Connecting the dots

The role of digital in supporting young people into employment.

YouthNet conducted a three month, collaborative research project with employers, sector colleagues working around employability and young people to explore the role that digital support can play in supporting a young person’s journey to work. 

 

Insights

  • I need better career direction that takes into account my personal interests

    I need better career direction that takes into account my personal interests

    Young people felt that much of the career support they encounter is insufficient and presents few options outside the traditional routes (accounting, banking, medical etc). They felt that careers advice was not individual enough and that some options especially those in the creative arts or with social purpose were simply not explored. Furthermore they felt that as decisions made at GCSE may affect their choices later on, earlier intervention by careers services was required.(YN Co-creation 2014)

  • I have different a perception to employers about the key skills required to be job ready

    I have different a perception to employers about the key skills required to be job ready

    Young people believe that employers place most value on academic qualifications and work experience when assessing candidates. While this is sometimes the case, the reality is that employers are prepared and often prefer to train young people coming into their organisations. Employers value well rounded applicants and value softer skills like communication, timekeeping, literacy and team-working abilities.(CBI, National STEM centre)

  • I can struggle with the face to face engagement that is required to secure a job

    I can struggle with the face to face engagement that is required to secure a job

    Employers value soft skills of communication, teamworking, literacy and timekeeping highly yet little support is available to young people seeking to develop them. Effective communication is vital to ensure a job and it’s one of the key indicators to employers that a young person is ‘job ready’. (National Careers Service 2013, National Apprenticeships Service 2013, UK Commission for Employment & Skills)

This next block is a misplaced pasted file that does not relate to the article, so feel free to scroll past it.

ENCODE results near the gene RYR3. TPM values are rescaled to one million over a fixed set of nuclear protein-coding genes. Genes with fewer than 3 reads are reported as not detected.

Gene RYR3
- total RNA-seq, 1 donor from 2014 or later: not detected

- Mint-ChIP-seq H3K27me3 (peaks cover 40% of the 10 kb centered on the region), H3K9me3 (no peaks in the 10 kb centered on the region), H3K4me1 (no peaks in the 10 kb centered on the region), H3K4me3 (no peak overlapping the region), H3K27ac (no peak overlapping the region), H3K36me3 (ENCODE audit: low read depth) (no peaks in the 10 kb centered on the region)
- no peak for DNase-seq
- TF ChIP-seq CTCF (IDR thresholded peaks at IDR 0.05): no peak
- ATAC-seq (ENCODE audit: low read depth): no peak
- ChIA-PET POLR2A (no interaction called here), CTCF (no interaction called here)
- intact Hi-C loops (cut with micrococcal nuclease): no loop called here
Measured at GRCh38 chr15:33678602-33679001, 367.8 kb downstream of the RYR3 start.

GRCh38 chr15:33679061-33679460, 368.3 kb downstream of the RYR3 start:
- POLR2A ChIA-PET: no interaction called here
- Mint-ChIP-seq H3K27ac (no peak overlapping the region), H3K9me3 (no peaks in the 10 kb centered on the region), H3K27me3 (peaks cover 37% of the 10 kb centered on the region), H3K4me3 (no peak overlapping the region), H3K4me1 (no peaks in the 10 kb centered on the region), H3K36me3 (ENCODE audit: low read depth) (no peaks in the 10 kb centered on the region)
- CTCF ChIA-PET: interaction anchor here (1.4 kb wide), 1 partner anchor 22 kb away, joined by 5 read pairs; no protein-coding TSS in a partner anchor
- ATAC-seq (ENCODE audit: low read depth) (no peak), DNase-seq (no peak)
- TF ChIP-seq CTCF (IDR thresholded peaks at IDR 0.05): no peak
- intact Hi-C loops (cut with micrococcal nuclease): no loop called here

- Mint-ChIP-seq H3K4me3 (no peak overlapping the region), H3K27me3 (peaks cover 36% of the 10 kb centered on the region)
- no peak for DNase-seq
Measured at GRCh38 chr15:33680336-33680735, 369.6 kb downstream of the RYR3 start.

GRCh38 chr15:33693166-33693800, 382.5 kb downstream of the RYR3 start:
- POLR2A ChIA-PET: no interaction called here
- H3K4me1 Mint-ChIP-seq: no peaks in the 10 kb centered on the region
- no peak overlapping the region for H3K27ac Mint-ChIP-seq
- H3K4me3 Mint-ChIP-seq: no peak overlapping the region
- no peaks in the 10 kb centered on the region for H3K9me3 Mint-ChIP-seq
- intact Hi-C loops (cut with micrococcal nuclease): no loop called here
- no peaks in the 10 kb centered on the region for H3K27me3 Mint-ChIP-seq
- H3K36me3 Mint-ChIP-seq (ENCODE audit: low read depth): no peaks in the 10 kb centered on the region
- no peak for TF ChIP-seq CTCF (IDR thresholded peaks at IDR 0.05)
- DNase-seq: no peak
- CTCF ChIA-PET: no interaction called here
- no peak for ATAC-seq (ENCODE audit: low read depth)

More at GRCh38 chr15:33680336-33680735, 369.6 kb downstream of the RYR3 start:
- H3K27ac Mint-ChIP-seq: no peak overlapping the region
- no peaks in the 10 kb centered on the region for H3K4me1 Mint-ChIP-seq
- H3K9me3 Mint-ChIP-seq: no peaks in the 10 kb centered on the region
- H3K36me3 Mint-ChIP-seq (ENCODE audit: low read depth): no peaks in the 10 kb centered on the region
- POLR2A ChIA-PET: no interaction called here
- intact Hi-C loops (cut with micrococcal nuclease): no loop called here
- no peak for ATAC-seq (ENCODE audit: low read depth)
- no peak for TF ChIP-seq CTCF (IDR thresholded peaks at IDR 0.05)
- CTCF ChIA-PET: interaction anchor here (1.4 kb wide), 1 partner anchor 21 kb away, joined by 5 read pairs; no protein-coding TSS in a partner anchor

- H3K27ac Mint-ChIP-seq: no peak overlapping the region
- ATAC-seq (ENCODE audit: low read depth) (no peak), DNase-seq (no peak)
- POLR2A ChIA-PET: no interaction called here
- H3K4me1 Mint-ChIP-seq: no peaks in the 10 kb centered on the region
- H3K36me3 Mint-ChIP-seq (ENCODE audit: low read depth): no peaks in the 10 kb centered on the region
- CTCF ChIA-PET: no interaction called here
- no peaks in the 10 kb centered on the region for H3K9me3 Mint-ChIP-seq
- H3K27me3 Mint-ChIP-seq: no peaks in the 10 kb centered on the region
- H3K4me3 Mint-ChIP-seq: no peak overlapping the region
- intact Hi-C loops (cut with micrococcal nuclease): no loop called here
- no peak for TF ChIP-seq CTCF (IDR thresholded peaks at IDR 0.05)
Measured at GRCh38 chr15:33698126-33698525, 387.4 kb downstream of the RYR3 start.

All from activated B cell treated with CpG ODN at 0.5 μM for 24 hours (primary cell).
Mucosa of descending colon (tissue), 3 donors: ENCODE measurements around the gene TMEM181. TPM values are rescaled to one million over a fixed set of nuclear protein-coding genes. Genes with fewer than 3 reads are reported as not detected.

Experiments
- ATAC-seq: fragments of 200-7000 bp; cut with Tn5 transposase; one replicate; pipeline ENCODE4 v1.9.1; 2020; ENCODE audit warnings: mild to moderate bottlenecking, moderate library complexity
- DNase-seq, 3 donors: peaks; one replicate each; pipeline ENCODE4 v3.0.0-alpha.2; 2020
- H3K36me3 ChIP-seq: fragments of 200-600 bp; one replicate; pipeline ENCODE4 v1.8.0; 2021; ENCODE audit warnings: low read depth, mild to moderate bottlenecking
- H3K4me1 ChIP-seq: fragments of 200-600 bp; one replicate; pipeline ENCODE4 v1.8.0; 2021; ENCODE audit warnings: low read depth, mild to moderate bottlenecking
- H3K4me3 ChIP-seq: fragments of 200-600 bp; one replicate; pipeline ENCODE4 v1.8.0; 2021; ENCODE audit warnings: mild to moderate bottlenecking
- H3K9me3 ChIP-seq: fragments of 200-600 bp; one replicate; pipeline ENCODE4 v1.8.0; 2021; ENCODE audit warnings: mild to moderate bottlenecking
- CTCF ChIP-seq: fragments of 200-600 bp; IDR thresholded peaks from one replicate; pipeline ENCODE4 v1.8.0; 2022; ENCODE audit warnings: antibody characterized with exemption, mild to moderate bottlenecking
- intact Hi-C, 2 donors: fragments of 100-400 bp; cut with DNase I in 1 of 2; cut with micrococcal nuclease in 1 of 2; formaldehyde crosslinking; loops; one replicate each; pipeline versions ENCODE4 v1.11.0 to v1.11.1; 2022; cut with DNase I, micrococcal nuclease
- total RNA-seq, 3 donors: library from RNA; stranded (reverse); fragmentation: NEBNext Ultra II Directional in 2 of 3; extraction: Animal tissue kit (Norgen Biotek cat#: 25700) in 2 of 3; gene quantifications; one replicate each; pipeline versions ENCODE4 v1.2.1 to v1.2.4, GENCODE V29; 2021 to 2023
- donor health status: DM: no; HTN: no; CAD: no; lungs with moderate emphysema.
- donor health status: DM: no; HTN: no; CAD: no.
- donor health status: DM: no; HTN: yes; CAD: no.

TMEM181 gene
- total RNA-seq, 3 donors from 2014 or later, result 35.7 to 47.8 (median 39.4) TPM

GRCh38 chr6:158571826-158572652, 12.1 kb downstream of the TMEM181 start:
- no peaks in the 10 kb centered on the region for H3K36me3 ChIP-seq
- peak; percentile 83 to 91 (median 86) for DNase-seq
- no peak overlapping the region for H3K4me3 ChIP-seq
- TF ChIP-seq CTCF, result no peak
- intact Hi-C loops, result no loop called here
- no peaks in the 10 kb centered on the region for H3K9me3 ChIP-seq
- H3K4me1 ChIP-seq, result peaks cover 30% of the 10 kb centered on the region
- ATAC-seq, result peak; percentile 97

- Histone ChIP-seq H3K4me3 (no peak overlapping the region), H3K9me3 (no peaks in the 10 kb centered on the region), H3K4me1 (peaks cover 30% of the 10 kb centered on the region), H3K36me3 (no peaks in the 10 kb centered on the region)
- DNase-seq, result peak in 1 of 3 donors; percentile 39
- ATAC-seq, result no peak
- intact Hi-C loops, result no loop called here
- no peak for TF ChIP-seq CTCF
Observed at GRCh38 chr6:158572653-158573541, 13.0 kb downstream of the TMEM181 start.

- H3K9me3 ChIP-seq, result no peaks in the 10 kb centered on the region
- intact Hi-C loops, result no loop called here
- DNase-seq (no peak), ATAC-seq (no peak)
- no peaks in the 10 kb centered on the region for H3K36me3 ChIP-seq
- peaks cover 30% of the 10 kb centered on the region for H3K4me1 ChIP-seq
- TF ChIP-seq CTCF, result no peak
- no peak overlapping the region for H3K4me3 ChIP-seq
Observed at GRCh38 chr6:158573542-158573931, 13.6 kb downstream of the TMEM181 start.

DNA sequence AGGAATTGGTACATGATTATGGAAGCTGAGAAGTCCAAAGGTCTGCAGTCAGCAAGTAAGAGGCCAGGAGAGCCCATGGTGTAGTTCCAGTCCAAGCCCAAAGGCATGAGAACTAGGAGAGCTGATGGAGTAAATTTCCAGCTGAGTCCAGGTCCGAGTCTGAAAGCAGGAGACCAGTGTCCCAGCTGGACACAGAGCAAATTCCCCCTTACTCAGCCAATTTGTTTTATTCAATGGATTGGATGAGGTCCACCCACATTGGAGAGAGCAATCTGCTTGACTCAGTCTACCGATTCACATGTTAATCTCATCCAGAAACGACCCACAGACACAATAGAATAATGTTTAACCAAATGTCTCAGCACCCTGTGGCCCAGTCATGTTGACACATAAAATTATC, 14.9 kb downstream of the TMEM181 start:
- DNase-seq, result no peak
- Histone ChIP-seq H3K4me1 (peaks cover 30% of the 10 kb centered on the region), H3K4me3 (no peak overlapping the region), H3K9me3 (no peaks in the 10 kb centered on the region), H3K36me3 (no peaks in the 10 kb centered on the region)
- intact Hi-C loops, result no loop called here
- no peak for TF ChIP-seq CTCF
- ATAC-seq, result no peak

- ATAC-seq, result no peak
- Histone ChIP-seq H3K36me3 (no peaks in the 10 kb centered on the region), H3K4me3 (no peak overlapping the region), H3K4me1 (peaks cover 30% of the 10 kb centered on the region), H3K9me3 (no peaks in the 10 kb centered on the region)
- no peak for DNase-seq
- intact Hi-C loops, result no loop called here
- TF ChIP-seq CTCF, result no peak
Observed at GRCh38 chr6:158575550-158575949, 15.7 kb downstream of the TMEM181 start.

• I undervalue my experiences and skills and do not understand how to package them

    I undervalue my experiences and skills and do not understand how to package them

    Young people can be demoralised by “the experience trap” (you need to have skills and experience to get a job yet – seemingly – without a job you can’t develop skill and experience). Young people need help to understand the value of the experience and wider life skills they have already accumulated through life experiences, school activities, volunteering and hobbies and how to package and express these assets to a potential employer. (YN co-creation 2014)

  • I can feel overwhelmed by options and need a nudge to get going

    I can feel overwhelmed by options and need a nudge to get going

    Many YP find it difficult to begin a job search – especially when they feel they have little to offer employers, are unsure of where to begin or overwhelmed with options. While young people understand the journey to work is one made of many stages, they report that they would value support to identify and take the first step, particularly through the achievement of smaller attainable goals. (YN Co-creation 2014)

  • I enter a radically different employment environment to their parents

    I enter a radically different employment environment to their parents

    In today’s workplace, there are few clear paths to follow or jobs for life. There is an increased emphasis on flexibility in working and movement between industries. There is a focus on entrepreneurism and self-directed employment. As a result young people need to be entrepreneurial in selling their skillset rather than expecting to follow a vocational path. (The Princes Trust, YN Co-creation 2014)

  • Friends and peers can be a massive support but also a demotivating factor

    Friends and peers can be a massive support but also a demotivating factor